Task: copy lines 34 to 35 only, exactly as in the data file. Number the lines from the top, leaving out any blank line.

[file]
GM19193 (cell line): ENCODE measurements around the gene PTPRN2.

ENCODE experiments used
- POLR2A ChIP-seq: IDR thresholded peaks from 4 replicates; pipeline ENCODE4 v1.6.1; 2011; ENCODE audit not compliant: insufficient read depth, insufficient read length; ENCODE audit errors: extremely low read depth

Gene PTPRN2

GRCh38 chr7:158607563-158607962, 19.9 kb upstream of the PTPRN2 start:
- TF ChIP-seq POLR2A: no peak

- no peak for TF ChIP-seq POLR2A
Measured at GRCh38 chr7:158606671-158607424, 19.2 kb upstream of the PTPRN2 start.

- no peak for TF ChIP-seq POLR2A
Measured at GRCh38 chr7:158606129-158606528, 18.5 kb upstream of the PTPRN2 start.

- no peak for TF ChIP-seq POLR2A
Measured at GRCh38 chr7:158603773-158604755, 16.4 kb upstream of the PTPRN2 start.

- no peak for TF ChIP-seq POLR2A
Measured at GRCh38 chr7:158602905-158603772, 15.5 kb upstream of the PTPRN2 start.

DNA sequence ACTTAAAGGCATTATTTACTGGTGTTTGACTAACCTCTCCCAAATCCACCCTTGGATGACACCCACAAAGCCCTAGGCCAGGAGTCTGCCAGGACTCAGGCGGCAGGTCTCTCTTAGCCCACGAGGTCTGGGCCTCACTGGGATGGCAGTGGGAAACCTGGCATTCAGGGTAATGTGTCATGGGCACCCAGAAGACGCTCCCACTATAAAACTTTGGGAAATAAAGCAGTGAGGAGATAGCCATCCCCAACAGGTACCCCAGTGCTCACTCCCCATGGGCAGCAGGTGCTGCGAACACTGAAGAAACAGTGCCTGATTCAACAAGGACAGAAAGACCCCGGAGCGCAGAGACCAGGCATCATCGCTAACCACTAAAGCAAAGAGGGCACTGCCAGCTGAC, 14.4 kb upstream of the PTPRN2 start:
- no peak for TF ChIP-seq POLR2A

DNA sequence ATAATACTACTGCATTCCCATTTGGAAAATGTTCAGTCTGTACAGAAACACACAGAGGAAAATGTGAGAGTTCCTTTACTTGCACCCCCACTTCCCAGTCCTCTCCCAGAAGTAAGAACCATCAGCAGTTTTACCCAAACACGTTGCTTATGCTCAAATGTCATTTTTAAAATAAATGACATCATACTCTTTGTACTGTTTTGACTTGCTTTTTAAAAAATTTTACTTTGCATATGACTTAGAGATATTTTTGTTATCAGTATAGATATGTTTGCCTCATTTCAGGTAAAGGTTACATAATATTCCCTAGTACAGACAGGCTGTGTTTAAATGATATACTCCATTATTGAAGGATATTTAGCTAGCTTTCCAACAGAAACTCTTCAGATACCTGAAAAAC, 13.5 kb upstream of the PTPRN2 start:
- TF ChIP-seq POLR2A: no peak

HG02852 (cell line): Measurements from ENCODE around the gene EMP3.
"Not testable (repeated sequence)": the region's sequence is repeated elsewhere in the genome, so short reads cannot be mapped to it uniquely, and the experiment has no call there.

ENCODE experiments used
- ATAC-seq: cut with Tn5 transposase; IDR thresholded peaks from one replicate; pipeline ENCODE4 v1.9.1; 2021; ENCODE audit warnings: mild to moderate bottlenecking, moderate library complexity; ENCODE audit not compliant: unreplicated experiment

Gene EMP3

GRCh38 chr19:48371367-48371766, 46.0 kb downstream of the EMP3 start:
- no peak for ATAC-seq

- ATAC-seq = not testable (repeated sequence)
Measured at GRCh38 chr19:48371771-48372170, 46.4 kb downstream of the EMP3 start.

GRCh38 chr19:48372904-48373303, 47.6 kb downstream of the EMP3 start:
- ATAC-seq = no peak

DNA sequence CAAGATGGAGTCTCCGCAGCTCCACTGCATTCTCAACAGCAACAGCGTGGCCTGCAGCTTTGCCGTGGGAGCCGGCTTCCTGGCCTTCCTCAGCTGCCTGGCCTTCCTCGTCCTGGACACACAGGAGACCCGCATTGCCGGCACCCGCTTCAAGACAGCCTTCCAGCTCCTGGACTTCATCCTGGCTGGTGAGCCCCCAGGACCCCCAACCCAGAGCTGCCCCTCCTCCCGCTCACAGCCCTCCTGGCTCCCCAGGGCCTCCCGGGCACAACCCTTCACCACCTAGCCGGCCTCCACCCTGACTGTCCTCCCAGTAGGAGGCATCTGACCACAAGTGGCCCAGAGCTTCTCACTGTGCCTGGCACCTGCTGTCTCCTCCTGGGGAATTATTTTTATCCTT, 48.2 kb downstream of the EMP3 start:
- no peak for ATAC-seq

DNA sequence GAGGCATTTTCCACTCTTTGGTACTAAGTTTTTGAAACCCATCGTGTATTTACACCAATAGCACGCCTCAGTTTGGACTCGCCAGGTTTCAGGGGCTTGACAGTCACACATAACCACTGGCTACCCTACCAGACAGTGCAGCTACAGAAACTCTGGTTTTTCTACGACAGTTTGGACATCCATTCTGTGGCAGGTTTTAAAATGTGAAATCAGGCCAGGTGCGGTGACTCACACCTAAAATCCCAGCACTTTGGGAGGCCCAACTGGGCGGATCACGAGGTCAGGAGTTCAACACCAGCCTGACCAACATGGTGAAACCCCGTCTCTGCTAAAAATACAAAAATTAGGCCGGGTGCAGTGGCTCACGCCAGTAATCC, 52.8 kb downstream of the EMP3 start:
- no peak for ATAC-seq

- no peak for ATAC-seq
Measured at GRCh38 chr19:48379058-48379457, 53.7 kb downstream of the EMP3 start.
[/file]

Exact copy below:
- no peak for ATAC-seq
Measured at GRCh38 chr19:48379058-48379457, 53.7 kb downstream of the EMP3 start.